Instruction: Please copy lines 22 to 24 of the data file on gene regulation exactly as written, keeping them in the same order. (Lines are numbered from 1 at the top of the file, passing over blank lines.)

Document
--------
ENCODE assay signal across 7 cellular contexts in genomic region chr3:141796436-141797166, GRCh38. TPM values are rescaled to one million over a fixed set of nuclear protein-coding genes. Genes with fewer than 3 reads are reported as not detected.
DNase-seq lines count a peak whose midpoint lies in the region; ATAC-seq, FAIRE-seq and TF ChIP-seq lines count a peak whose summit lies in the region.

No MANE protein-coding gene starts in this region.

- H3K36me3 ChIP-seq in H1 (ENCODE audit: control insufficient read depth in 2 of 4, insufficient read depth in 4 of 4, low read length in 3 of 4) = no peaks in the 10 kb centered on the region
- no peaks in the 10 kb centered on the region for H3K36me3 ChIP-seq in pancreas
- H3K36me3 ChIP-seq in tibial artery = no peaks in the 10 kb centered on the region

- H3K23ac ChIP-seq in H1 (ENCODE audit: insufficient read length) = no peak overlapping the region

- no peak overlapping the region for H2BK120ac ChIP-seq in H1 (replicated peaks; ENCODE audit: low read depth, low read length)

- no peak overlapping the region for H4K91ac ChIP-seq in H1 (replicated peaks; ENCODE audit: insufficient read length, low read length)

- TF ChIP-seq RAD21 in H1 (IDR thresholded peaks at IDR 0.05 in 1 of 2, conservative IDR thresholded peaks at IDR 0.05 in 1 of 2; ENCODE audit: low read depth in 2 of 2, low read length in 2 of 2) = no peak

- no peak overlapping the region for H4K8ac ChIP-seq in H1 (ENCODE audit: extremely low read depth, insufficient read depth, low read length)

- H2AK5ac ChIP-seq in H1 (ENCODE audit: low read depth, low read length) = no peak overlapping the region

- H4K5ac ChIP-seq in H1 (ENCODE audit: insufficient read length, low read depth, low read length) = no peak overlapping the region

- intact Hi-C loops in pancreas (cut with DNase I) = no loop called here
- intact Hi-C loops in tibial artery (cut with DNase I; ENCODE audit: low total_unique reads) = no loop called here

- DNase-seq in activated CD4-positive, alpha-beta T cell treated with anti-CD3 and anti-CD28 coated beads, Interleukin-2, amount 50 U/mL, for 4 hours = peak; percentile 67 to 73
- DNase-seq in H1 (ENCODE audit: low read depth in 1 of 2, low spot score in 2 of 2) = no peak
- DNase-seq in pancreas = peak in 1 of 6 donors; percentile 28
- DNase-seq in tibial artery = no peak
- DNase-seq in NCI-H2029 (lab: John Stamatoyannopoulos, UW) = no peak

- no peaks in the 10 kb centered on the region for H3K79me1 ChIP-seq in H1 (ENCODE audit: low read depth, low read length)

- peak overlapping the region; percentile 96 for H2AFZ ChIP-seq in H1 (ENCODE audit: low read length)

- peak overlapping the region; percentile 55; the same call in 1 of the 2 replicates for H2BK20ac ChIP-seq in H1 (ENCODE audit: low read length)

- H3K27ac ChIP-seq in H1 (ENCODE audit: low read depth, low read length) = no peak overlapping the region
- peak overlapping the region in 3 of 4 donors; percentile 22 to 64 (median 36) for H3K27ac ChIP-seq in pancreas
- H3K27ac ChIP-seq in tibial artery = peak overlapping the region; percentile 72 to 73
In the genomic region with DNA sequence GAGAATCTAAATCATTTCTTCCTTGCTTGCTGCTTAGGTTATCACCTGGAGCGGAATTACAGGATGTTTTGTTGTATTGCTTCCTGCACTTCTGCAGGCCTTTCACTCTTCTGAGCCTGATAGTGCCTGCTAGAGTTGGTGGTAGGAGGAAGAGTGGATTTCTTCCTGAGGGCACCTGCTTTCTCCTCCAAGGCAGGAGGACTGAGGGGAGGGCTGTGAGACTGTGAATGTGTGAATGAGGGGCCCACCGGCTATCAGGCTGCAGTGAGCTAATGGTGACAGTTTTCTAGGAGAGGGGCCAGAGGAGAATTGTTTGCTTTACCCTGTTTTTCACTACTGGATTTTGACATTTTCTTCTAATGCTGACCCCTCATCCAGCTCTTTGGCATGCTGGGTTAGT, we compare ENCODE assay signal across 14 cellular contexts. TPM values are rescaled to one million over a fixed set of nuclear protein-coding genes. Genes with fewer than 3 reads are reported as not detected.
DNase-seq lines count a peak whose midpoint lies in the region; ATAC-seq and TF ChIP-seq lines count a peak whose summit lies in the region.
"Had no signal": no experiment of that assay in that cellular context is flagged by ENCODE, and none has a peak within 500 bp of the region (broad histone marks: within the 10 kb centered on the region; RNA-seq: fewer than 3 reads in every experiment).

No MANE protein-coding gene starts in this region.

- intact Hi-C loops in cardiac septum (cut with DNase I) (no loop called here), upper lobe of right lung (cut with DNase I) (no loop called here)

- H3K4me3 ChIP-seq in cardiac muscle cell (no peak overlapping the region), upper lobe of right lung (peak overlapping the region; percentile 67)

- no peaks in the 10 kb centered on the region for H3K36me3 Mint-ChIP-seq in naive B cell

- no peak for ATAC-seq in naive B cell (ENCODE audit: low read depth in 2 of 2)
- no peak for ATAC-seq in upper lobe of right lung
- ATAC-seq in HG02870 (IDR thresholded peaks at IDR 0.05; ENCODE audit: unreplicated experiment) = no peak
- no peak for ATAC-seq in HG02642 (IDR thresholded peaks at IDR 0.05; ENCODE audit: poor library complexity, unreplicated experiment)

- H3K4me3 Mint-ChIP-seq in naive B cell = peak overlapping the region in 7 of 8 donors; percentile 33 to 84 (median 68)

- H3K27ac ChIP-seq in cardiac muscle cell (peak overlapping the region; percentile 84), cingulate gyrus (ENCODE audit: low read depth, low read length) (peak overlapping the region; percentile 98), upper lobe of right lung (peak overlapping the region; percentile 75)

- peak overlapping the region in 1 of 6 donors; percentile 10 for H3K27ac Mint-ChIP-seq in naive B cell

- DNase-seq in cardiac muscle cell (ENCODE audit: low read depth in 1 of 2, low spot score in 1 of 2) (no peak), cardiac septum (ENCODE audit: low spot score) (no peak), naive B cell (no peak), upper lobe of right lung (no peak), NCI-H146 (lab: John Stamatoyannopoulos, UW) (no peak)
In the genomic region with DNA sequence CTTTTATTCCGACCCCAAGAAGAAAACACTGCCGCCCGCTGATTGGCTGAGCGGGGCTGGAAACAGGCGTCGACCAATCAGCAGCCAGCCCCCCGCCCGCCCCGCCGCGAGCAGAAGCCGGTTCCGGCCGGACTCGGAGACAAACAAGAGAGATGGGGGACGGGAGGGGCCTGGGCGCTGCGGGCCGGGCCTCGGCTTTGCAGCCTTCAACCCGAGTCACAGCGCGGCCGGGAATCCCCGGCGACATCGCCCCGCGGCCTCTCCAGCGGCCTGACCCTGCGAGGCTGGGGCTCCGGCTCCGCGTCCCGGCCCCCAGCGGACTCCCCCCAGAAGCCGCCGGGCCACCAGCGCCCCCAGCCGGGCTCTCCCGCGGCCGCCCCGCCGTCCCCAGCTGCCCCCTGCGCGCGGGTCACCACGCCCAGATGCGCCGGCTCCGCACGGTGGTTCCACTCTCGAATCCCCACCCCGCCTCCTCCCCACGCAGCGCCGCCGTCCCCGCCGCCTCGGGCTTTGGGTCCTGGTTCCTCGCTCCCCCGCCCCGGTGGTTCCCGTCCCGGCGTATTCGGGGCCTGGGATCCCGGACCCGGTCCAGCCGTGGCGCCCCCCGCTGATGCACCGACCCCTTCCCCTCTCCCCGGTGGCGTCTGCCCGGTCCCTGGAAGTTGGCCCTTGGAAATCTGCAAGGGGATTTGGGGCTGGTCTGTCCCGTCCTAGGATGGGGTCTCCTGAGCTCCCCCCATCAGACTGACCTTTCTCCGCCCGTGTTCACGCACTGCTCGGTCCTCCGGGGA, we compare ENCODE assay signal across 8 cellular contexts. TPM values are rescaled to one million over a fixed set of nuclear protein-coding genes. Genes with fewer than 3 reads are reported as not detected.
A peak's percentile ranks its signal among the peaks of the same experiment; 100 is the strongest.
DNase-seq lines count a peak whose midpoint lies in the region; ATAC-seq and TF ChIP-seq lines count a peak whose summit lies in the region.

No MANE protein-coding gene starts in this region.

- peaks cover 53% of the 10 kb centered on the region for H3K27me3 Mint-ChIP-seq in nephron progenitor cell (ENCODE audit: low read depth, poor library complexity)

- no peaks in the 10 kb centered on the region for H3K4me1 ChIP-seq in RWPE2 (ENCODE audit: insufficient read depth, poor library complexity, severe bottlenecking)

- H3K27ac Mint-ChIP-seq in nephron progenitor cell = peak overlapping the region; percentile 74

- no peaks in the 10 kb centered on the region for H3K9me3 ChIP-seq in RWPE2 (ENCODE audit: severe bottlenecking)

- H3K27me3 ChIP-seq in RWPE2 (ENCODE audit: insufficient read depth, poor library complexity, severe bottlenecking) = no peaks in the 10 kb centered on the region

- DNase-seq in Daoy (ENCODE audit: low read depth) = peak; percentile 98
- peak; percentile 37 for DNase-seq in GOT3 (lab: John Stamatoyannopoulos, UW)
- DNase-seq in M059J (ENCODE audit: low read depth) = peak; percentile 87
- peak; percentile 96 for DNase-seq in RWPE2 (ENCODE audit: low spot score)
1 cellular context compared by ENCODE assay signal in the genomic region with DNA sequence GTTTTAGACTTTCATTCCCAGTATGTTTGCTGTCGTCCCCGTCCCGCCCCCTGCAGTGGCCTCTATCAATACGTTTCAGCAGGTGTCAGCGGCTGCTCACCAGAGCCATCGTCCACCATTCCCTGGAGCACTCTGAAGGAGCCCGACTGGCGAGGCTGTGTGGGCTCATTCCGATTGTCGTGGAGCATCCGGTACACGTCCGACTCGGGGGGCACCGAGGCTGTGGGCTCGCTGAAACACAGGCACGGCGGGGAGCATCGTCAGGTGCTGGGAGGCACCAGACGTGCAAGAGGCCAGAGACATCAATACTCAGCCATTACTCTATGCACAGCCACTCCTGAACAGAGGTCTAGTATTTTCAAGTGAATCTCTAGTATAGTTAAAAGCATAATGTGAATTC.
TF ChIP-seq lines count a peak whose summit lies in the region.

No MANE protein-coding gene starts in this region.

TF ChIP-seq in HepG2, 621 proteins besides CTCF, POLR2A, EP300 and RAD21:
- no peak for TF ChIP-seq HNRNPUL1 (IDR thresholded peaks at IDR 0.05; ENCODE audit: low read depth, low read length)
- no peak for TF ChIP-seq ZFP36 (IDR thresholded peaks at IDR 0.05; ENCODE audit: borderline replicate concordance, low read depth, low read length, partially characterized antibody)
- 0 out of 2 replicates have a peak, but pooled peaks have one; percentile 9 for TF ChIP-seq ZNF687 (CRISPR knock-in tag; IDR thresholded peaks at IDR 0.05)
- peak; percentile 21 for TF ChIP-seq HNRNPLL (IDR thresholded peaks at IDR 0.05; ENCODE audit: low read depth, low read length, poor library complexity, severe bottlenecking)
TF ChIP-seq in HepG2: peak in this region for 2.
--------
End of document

- peak overlapping the region; percentile 96 for H2AFZ ChIP-seq in H1 (ENCODE audit: low read length)

- peak overlapping the region; percentile 55; the same call in 1 of the 2 replicates for H2BK20ac ChIP-seq in H1 (ENCODE audit: low read length)

- H3K27ac ChIP-seq in H1 (ENCODE audit: low read depth, low read length) = no peak overlapping the region